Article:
Genetic variation and differentiation were investigated among five natural populations of Quercus aquifolioides occurring along an altitudinal gradient that varied from 2000 to 3600 m above sea level in the Wolong Natural Reserve of China, by analyzing variation at six microsatellite loci. The results showed that the populations were characterized by relatively high intra-population variation with the average number of alleles equaling 11.33 per locus and the average expected heterozygosity (HE) being 0.779. The amount of genetic variation varied only little among populations, which suggests that the influence of altitude factors on microsatellite variation is limited. However, there is a significantly positive correlation between altitude and the number of low-frequency alleles (R2 = 0.97, P < 0.01), which indicates that Q. aquifolioides from high altitudes has more unique variation, possibly enabling adaptation to severe conditions. F statistics showed the presence of a slight deficiency of heterozygosity (FIS = 0.136) and a low level of differentiation among populations (FST = 0.066). The result of the cluster analysis demonstrated that the grouping of populations does not correspond to the altitude of the populations. Based on the available data, it is likely that the selective forces related to altitude are not strong enough to significantly differentiate the populations of Q. aquifolioides in terms of microsatellite variation.
  • Zhang, Chengdu Institute of Biology, Chinese Academy of Sciences, P.O. Box 416, Chengdu 610041, P. R. China; Graduate School of the Chinese Academy of Sciences, Beijing 100039, P. R. China ORCID ID:E-mail:
  • Korpelainen, Department of Applied Biology, P.O. Box 27, FI-00014 University of Helsinki, Finland ORCID ID:E-mail:
  • Li, Chengdu Institute of Biology, Chinese Academy of Sciences, P.O. Box 416, Chengdu 610041, P. R. China ORCID ID:E-mail: licy@cib.ac.cn

Category: Research note

article id 1415, category Research note
Zorica Šarac, Tanja Dodoš, Nemanja Rajčević, Srdjan Bojović, Petar Marin, Jelena Aleksić. (2015). Genetic patterns in Pinus nigra from the central Balkans inferred from plastid and mitochondrial data. Silva Fennica vol. 49 no. 5 article id 1415. https://doi.org/10.14214/sf.1415
Highlights: Seven populations of Pinus nigra from the central Balkans, representing four infraspecific taxa, were analyzed with chloroplast microsatellites and a mitochondrial locus; Molecular data failed to support infraspecific circumscriptions; Levels of genetic diversities/differentiation at both genomes were in the range of those reported in western Mediterranean populations of P. nigra; Iberian/African and Balkans’ populations share one mtDNA polymorphism and differ in three mutations.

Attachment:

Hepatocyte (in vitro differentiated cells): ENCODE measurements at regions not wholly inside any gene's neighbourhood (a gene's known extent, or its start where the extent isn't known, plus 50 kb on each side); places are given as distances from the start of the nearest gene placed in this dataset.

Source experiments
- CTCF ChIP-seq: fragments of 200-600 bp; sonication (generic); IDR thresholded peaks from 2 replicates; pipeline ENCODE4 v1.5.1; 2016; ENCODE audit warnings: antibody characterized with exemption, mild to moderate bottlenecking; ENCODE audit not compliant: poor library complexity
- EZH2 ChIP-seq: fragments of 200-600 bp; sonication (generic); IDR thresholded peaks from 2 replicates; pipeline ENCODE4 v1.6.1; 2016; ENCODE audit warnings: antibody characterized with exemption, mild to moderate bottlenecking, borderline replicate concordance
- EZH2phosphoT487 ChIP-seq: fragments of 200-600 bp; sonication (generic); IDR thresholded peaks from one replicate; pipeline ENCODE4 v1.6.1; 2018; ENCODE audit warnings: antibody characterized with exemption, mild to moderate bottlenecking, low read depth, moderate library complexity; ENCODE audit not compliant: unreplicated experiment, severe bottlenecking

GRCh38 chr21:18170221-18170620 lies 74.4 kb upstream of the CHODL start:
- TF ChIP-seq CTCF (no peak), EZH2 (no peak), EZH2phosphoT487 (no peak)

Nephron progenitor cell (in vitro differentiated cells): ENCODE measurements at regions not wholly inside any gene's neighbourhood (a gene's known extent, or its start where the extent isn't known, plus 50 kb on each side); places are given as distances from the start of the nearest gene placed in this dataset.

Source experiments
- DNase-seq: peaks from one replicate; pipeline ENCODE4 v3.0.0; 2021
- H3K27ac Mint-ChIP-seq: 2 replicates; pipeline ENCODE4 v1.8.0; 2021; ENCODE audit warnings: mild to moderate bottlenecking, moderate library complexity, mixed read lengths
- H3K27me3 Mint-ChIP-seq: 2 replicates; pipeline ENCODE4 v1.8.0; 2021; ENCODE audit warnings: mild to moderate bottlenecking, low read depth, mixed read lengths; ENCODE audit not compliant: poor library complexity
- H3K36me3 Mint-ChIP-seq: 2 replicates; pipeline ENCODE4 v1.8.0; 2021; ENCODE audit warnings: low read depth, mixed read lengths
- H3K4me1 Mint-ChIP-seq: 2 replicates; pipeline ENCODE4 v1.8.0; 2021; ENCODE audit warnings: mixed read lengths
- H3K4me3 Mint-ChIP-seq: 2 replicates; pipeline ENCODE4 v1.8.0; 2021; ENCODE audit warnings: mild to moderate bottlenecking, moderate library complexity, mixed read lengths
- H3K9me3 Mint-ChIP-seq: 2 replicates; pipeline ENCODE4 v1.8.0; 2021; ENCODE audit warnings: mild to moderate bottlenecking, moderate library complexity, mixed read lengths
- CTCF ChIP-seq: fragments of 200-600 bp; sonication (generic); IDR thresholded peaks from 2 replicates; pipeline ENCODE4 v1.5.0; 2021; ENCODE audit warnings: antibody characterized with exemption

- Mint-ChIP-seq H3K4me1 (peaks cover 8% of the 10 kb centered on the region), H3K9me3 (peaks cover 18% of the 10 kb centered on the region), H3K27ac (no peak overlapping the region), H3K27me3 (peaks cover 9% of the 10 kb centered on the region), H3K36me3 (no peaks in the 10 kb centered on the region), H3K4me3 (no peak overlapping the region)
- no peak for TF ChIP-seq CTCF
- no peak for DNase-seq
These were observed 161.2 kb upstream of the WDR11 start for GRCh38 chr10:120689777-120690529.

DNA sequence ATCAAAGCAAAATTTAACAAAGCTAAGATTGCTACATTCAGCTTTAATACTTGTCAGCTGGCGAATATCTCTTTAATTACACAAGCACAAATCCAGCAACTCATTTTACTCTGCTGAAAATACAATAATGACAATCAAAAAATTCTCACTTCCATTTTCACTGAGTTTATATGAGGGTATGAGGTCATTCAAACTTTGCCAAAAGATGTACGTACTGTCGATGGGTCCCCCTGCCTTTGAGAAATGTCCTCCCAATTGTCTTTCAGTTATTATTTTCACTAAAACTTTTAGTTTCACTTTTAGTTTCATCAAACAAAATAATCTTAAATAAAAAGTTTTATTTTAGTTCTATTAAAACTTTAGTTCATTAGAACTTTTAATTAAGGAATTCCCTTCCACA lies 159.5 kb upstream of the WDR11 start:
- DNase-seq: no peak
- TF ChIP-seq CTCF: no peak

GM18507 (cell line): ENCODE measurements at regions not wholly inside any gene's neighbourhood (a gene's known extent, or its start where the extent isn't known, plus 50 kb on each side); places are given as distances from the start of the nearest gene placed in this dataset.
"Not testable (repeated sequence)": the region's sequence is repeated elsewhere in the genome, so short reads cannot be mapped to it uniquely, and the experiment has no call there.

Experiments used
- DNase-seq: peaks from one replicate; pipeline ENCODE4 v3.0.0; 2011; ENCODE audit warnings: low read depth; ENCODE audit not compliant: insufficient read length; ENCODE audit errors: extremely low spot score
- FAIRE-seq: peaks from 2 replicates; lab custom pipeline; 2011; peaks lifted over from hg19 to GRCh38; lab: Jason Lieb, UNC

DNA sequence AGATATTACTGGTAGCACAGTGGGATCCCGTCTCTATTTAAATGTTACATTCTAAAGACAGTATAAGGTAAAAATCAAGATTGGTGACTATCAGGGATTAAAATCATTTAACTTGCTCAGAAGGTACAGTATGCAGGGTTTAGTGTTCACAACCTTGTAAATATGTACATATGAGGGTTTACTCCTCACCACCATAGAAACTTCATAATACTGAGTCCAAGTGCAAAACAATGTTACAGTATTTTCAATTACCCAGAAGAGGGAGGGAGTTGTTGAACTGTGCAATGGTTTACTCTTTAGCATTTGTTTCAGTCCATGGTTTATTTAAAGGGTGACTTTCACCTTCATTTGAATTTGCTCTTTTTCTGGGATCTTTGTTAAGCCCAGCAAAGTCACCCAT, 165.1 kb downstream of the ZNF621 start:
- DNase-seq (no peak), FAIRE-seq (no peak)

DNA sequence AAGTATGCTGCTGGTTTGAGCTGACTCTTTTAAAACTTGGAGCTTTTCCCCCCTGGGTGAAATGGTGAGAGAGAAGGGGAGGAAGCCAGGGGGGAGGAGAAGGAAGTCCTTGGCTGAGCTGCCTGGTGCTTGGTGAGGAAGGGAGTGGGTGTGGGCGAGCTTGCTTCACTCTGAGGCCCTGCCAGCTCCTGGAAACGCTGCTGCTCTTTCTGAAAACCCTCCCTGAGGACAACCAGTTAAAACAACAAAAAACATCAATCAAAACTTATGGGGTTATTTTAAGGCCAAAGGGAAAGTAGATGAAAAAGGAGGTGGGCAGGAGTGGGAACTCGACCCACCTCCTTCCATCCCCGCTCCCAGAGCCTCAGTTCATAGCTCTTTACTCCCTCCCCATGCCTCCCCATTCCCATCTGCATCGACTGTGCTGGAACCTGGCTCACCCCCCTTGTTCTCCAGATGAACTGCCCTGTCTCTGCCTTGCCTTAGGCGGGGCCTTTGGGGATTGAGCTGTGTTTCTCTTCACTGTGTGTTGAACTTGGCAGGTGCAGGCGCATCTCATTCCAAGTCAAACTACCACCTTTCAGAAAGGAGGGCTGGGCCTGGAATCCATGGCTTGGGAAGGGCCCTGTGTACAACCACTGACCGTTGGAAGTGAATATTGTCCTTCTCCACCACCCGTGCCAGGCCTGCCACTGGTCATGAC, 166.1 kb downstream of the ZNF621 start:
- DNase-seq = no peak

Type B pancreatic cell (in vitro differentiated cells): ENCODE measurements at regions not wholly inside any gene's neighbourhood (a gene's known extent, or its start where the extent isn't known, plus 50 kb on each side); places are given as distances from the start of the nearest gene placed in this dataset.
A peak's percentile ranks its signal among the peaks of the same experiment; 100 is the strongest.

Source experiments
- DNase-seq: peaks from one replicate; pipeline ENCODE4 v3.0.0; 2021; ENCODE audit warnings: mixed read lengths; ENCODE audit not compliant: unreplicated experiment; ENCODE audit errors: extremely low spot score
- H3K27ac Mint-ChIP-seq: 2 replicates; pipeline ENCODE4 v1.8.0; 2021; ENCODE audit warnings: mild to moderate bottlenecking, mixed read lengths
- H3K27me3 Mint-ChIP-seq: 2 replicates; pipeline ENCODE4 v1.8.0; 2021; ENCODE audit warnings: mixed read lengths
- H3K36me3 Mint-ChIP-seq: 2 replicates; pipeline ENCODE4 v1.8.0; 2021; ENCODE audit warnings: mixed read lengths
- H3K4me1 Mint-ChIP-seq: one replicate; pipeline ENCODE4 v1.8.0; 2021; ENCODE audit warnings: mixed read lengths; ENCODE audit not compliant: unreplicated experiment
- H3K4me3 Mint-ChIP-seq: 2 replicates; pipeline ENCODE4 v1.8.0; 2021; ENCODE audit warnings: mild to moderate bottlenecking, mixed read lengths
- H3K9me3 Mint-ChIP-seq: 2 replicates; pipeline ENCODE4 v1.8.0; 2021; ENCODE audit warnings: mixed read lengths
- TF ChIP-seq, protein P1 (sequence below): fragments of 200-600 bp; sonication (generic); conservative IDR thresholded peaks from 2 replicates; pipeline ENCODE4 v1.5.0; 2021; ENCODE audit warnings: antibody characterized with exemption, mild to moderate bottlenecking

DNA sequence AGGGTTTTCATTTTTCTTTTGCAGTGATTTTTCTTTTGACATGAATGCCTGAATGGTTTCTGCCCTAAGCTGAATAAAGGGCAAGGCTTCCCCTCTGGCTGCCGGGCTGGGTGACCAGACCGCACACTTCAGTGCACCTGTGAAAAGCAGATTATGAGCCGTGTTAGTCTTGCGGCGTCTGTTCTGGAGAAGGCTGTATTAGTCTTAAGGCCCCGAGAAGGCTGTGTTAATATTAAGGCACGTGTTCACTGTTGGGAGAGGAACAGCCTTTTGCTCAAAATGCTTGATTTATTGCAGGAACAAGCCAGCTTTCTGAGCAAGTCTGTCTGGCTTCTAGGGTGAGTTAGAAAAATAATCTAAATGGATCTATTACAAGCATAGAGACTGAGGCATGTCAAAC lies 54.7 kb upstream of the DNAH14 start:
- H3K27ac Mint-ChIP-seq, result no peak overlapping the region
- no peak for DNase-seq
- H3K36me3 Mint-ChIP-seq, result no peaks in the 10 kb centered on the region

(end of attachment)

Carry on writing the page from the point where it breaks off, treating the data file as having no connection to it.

Pinus nigra J.F. Arnold, European black pine, is a typical component of Mediterranean and sub-Mediterranean coniferous forests with highly fragmentary distribution. Western Mediterranean populations of this species have been studied genetically to date, while eastern populations from the central Balkans, which are larger and more abundant, are still genetically understudied. We analyzed seven populations of P. nigra representing all infraspecific taxa recognized within the central Balkans (subspecies nigra with varieties nigra and gocensis Đorđević; and subspecies pallasiana (Lamb.) Holmboe with varieties pallasiana and banatica (Endl.) Georgescu et Ionescu), with three chloroplast microsatellites (cpDNA SSRs) and one mitochondrial (mtDNA) locus. Although our molecular data failed to support circumscription of studied infraspecific taxa, we found that genetic patterns at both genomes are in accordance with those found previously in westward populations of this species, that is – exceptionally high levels of genetic diversity (HT = 0.949) and low genetic differentiation (GST = 0.024) at the cpDNA level, and moderate levels of genetic diversity (HT = 0.357) and genetic differentiation (GST = 0.358) at the mtDNA level. Based on genealogical relations of mtDNA types currently present in Balkans’ and Iberian/African populations, we inferred that the ancestral gene pool of P. nigra already harbored polymorphism at position 328 prior to the divergence to two lineages currently present in westward and eastward parts of the species range distribution. Subsequent occurrence of three mutations, which distinguish these two lineages, suggests their long-term isolation.

  • Šarac, University of Niš, Faculty of Sciences and Mathematics, Department of Biology and Ecology, Višegradska 33, 18000 Niš, Serbia ORCID ID:E-mail: saraczorica@gmail.com (email)
  • Dodoš, University of Belgrade, Faculty of Biology, Institute of Botany and Botanical Garden “Jevremovac”, Studentski trg 16, 11000 Belgrade, Serbia ORCID ID:E-mail: tanjadodos@bio.bg.ac.rs
  • Rajčević, University of Belgrade, Faculty of Biology, Institute of Botany and Botanical Garden “Jevremovac”, Studentski trg 16, 11000 Belgrade, Serbia ORCID ID:E-mail: nemanja@bio.bg.ac.rs
  • Bojović, University of Belgrade, Institute for Biological Research “Siniša Stanković”, Boulevard Despota Stefana 142, 11060 Belgrade, Serbia ORCID ID:E-mail: bojovic@ibiss.bg.ac.rs
  • Marin, University of Belgrade, Faculty of Biology, Institute of Botany and Botanical Garden “Jevremovac”, Studentski trg 16, 11000 Belgrade, Serbia ORCID ID:E-mail: pdmarin@bio.bg.ac.rs
  • Aleksić, University of Belgrade, Institute of Molecular Genetics and Genetic Engineering, Vojvode Stepe 444a, P.O. Box 23, 11000 Belgrade, Serbia ORCID ID:E-mail: aleksic_jelena@yahoo.com.au